Reliable quantification of air-surface fluxes of elemental Hg vapor (Hg-0) is crucial for understanding mercury (Hg) global biogeochemical cycles. There have been extensive measurements and modeling efforts devoted to estimating the exchange fluxes between the atmosphere and various surfaces (e.g., soil, canopies, water, snow, etc.) in the past three decades. However, large uncertainties remain due to the complexity of Hg-0 bidirectional exchange, limitations of flux quantification techniques and challenges in model parameterization. In this study, we provide a critical review on the state of science in the atmosphere-surface exchange of Hg-0. Specifically, the advancement of flux quantification techniques, mechanisms in driving the air-surface Hg exchange and modeling efforts are presented. Due to the semi-volatile nature of Hg-0 and redox transformation of Hg in environmental media, Hg deposition and evasion are influenced by multiple environmental variables including seasonality, vegetative coverage and its life cycle, temperature, light, moisture, atmospheric turbulence and the presence of reactants (e.g., O-3, radicals, etc.). However, the effects of these processes on flux have not been fundamentally and quantitatively determined, which limits the accuracy of flux modeling. We compile an up-to-date global observational flux database and discuss the implication of flux data on the global Hg budget. Mean Hg-0 fluxes obtained by micrometeorological measurements do not appear to be significantly greater than the fluxes measured by dynamic flux chamber methods over unpolluted surfaces (p = 0.16, one-tailed, Mann-Whitney U test). The spatiotemporal coverage of existing Hg-0 flux measurements is highly heterogeneous with large data gaps existing in multiple continents (Africa, South Asia, Middle East, South America and Australia). The magnitude of the evasion flux is strongly enhanced by human activities, particularly at contaminated sites. Hg-0 flux observations in East Asia are comparatively larger in magnitude than the rest of the world, suggesting substantial re-emission of previously deposited mercury from anthropogenic sources. The Hg-0 exchange over pristine surfaces (e.g., background soil and water) and vegetation needs better constraints for global analyses of the atmospheric Hg budget. The existing knowledge gap and the associated research needs for future measurements and modeling efforts for the air-surface exchange of Hg-0 are discussed.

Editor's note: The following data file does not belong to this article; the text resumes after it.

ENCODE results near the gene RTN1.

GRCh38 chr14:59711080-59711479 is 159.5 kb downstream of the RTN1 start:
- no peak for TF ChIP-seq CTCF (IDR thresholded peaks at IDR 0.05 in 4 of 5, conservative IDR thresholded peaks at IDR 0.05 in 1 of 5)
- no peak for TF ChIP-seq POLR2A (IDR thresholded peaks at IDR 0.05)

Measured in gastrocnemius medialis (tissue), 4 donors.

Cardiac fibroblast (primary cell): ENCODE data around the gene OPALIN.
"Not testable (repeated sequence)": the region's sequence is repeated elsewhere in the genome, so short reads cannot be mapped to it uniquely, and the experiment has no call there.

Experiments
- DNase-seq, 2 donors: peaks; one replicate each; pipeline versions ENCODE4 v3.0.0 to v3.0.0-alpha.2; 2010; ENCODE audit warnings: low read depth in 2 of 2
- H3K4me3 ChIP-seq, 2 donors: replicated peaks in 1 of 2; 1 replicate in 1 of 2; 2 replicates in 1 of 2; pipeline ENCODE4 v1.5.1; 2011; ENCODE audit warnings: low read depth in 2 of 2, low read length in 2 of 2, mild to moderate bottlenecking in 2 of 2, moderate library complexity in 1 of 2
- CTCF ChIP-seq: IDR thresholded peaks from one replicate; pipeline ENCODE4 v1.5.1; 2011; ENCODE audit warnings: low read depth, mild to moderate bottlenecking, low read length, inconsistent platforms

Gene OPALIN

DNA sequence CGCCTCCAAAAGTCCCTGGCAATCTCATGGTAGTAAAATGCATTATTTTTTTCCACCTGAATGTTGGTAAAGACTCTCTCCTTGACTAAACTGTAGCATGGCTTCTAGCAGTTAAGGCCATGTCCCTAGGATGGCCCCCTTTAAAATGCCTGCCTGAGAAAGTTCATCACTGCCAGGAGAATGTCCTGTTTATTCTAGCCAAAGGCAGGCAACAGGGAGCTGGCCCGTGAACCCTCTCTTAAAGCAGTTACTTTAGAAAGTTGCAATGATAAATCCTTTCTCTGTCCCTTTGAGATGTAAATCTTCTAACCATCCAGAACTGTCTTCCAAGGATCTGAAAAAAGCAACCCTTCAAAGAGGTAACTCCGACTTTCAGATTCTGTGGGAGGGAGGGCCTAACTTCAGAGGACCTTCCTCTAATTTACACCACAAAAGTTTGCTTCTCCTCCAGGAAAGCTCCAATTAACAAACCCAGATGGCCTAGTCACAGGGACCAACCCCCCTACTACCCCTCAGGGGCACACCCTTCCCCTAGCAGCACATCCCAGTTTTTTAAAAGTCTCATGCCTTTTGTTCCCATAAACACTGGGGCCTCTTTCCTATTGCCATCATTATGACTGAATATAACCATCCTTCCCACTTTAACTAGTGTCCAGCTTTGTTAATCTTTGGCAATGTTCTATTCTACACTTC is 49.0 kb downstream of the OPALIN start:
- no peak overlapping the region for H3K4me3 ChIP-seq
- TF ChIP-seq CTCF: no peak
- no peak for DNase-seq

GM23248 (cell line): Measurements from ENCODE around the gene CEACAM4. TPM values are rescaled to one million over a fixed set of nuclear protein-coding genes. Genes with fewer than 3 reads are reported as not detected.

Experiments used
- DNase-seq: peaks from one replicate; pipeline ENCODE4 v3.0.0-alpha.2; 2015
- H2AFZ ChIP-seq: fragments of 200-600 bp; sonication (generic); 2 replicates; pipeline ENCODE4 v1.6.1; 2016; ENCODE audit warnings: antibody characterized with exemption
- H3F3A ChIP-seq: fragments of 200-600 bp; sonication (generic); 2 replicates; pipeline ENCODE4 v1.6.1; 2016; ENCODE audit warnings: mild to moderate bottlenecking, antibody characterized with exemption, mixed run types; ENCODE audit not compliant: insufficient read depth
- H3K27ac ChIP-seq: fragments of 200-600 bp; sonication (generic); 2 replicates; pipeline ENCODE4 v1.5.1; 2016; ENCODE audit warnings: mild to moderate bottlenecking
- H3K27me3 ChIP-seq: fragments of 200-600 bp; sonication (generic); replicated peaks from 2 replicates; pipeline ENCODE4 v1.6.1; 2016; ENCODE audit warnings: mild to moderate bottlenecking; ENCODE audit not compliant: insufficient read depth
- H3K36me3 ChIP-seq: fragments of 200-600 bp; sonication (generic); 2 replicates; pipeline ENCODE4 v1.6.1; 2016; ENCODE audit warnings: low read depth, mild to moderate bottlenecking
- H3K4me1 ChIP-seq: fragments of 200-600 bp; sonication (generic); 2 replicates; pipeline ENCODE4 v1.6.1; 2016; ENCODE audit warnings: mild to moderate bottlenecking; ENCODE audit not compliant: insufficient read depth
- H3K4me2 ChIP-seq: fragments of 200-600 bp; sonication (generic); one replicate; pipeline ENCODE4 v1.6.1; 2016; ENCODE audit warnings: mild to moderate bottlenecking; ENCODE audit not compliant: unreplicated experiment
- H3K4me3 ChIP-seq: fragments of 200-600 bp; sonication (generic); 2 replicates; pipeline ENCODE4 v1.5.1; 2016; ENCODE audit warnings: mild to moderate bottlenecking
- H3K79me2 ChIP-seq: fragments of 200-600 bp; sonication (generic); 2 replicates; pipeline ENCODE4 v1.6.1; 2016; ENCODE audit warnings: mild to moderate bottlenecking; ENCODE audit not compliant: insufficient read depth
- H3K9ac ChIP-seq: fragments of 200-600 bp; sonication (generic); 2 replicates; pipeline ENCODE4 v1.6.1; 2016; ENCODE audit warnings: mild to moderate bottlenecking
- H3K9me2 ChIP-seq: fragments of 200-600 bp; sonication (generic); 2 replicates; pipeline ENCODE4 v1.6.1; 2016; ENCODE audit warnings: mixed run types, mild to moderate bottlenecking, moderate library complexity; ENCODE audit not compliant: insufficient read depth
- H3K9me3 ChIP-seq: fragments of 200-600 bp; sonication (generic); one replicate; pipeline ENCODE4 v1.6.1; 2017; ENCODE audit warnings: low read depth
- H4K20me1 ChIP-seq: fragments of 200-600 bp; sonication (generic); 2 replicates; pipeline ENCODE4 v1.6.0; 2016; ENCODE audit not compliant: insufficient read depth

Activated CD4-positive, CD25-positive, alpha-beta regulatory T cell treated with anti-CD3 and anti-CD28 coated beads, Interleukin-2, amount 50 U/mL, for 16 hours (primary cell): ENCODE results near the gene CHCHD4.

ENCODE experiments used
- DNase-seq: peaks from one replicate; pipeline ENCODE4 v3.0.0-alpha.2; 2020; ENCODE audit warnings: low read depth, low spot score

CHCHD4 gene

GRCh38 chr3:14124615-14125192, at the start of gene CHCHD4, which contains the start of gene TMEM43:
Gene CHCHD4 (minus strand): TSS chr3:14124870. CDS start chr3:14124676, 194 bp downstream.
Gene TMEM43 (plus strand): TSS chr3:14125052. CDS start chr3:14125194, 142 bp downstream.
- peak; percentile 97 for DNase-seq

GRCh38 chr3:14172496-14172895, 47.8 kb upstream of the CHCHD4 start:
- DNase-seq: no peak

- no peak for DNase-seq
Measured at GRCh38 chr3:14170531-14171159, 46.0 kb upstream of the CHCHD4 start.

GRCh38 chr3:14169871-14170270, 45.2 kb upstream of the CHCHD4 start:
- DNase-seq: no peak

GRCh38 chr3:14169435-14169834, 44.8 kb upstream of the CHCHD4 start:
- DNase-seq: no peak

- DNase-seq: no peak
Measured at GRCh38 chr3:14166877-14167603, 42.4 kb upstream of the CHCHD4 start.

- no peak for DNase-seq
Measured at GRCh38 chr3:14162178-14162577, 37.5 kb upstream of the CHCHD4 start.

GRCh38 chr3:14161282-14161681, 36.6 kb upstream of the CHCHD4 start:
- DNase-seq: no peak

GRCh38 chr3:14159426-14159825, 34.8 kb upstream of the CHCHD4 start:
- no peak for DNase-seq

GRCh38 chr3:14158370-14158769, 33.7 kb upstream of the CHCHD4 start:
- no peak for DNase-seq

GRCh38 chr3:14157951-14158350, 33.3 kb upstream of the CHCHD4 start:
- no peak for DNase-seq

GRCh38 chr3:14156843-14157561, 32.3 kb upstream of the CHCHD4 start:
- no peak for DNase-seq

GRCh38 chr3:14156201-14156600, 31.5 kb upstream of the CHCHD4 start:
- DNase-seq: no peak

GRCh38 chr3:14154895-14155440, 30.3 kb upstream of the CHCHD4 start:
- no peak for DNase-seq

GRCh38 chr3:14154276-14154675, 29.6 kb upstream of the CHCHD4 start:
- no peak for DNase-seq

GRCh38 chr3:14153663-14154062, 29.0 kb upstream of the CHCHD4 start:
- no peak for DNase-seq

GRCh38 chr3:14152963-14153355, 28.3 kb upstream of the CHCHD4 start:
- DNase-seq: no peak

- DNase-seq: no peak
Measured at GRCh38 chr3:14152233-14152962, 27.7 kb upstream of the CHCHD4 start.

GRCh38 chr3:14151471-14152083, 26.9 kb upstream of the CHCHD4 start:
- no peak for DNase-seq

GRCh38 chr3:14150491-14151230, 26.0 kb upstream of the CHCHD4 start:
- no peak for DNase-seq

2016. Vol. 16, no 7, 4451-4480 p.